Getting an Interview
Getting an Interview
Interviews for Top Jobs at Mimeo.com
- Account Executive (2)
- Sales (1)
- Shipping (1)
- National Account Manager (1)
- Customer Care Representative (1)
- Process Engineer (1)
- Production Supervisor (1)
- No OfferNegative ExperienceAverage Interview
I applied online. The process took a week – interviewed at Mimeo.com (New York, NY).
Met with three different sales directors each offering different interview questions.
- Why would you want to be a part of Mimeo over another company? Answer Question
- No OfferPositive ExperienceEasy Interview
I applied online. The process took 1 day – interviewed at Mimeo.com (Newark, NJ) in September 2013.
Applied online. Was called for on-site interview with the "manager" or "director". Interview seriously lasted maybe less than 10 minutes, with the majority of the question-asking coming from me. I was also told that they were interviewing ALOT more people, but I don't know how they can make a decision based on rushed 3-minute interviews. Other than that, the interviewer was very nice and pleasant and the place seemed like a nice environment to work in.
Helpful (2)Accepted OfferPositive ExperienceAverage Interview
I applied online. The process took 2 days – interviewed at Mimeo.com (New York, NY) in January 2012.
first they do a phone interview which only take 15-30 minutes and then they ask you to come in for a face to face
2nd round, face to face and make sure you sound good and know what your talking about
3rd round, phone preview of a sale
- give me a pitch you did at your last job? Answer Question
they gave a price and that was that
Helpful (1)Accepted OfferPositive ExperienceEasy Interview
I applied through a staffing agency. The process took 2 weeks – interviewed at Mimeo.com (New York, NY) in August 2007.
I was recruited by a headhunter, just as the division of my current employer was put up for sale. It was an uncertain time. Therefore, I was open to other opportunities. What I found exciting about Mimeo is that they offered an innovative online solution, printing on demand, something which I felt would reach massive levels of success.
After meeting in person with the headhunter, which by the way is a fabulous agency with people who truly care about you as a person and help you along your career, I was set up for an initial meeting with the HR recruiter at Mimeo.
This was my first time actually interviewing with a company that was not global nor a F500, so I was open to encountering a different culture. When I arrived for my initial interview, I found out that the HR person had just quit that morning. No doubt, it was a different culture than the F500 environment I was used to. Although the young lady at reception was friendly, it seemed no one else noticed my presence there. They wouldn't even look at you enough to greet or say hi. It seemed everyone was absorbed in their own thoughts. So, the other recruiter sat with me and we had a great opportunity to speak. I liked her. She recommended me to the hiring manager for a position at a level higher than what I initially came in for. I wasn't sure I'd qualify but went with the flow.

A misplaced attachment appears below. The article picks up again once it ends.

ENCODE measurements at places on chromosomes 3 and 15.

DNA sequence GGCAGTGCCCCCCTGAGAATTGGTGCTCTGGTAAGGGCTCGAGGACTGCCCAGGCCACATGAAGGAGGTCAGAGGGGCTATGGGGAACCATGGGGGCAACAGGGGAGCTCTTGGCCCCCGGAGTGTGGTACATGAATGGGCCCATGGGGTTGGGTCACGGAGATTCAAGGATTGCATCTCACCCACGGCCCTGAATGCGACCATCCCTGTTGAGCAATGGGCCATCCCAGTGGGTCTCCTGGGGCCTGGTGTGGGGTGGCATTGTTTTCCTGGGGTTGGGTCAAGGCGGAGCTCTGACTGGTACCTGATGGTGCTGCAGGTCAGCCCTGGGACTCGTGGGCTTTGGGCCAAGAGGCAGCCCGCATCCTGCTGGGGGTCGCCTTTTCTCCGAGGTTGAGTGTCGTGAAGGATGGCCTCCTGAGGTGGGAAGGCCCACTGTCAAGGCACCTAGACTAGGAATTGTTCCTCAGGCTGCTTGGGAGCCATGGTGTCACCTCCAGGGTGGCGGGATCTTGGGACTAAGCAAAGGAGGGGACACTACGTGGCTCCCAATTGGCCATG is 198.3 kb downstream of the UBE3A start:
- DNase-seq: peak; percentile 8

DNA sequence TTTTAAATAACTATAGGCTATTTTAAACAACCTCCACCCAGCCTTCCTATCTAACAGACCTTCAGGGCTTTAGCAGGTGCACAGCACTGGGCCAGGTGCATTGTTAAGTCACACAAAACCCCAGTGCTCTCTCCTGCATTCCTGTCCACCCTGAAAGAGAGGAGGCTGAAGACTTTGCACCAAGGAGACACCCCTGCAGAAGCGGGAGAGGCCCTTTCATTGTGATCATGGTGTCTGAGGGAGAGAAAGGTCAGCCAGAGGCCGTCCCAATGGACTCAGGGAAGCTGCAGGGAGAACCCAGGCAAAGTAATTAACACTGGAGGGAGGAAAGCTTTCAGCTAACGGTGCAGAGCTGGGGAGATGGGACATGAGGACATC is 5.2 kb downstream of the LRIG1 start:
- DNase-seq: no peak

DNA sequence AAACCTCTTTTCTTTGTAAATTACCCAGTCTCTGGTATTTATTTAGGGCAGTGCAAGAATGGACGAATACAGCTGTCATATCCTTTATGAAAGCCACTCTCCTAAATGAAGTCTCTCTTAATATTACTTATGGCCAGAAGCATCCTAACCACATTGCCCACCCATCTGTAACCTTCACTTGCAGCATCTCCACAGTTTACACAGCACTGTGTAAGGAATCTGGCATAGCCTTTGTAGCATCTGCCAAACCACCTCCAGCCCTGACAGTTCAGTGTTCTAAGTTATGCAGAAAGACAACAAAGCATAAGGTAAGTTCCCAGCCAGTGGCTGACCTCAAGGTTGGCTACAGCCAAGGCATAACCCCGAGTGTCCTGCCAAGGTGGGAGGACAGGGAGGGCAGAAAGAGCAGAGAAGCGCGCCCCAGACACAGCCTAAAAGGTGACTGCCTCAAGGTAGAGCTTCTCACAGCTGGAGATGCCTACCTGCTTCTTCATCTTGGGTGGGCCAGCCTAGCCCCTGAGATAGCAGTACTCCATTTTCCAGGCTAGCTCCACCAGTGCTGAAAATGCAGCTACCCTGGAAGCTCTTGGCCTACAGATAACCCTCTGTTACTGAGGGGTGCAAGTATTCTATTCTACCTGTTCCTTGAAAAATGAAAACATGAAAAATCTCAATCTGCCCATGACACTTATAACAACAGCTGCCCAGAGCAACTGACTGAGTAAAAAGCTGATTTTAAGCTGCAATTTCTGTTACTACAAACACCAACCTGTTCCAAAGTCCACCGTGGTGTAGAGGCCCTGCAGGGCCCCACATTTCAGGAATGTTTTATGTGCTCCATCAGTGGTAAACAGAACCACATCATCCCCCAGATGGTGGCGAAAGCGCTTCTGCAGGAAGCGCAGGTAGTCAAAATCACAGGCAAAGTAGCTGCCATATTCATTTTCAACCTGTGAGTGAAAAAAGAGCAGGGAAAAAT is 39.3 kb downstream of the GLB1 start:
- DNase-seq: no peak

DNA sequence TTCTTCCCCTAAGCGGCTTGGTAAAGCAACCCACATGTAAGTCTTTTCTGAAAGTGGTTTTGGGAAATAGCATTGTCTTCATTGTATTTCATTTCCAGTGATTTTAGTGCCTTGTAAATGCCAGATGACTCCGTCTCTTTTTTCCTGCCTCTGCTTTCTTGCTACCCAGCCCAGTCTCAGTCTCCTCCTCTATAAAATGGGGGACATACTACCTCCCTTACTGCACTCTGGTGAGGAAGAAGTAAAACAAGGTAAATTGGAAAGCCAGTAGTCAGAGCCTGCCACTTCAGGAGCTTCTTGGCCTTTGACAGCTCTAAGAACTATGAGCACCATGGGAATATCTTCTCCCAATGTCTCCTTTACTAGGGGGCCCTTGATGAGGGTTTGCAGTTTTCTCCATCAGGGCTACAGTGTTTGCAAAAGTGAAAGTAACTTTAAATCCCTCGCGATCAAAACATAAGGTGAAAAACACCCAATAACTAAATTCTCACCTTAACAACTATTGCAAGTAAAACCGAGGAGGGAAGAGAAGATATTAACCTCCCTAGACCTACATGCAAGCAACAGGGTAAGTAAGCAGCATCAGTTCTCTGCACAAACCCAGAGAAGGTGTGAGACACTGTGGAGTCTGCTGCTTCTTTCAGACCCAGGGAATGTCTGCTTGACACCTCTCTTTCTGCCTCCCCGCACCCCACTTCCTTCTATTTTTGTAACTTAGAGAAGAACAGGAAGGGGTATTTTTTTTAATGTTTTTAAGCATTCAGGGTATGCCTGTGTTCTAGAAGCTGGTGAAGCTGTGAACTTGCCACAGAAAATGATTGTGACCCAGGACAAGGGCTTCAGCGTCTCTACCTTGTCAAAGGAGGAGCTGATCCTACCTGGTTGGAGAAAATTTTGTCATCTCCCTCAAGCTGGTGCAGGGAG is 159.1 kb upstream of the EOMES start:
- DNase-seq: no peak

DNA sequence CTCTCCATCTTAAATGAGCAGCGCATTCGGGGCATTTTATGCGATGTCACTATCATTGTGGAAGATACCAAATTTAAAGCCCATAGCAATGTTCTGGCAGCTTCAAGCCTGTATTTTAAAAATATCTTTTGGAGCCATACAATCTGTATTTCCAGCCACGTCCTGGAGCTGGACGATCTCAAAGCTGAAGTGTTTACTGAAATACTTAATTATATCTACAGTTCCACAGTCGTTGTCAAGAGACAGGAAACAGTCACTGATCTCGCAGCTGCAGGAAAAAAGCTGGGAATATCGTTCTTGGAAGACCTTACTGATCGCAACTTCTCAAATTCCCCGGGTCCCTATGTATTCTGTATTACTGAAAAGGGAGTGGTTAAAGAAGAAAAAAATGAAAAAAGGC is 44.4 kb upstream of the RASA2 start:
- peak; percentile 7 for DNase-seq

My 2nd interview was with the hiring manager for the Enterprise Sales department, which was in the process of being formed. That interview was very uncomfortable. The personal space between us was too close. He asked me about past earnings and eventually told me he was looking for candidates that had a history making more than what I had shared with him. He felt I would be a good candidate for the initial position for what I was originally set to interview and would recommend me for it.
My 3rd interview was with the person who would eventually be my manager. I liked him immediately, and our interview lasted almost 2 hours. I knew right away I wanted to work for him. Though I will share with you that I was not used to a small cubicle environment, where you sat all day making phone calls. I was used to making outside calls and visiting my "cubicle" only at the beginning and at the end of the day. But I really liked the product and the hiring manager, so I kept an open mind.
After meeting with my future manager, I was called back for an additional round of interviews, this time with a peer of my future manager, and also with a senior rep, who ended up becoming my colleague, and eventually my manager after a few internal changes months later. I remembered they stressed how the job was all about phones, and high numbers of calls. They stressed that over and over, to make sure I understood that. It did indeed turn out to be a telemarketing job.
So, it was after this fourth round of interviews that I received my offer. Now, from what I understood, Mimeo's highest salary paid to reps at my level at the time was no higher than $60K. My current base was much higher than that, so they made me a deal to match my current, much higher salary during the first year, as I'd ramp up and make up for the difference in commissions. Given this really exciting prospect. I took the job.
What I found a bit scary is that they wanted me to start immediately. I've always believed in giving my employer a two-week notice, but my headhunter told me not to worry, because it is common practice in sales that the day you give your two-week notice is the last day you're there anyway. Mimeo was counting on that and the following weekend I was on a plane to my training class in Memphis.
- I can't think of a question I'd call difficult. They were all reasonably easy to manage. Answer Question
My fabulous headhunter handled all the negotiations with me. They made sure my compensation was at least matched with my current one. The benefits are quite good. I received stock options within my first 3 months with the company. I didn't have to negotiate. I was lucky to have a great and savvy headhunter agency handling all that for me.
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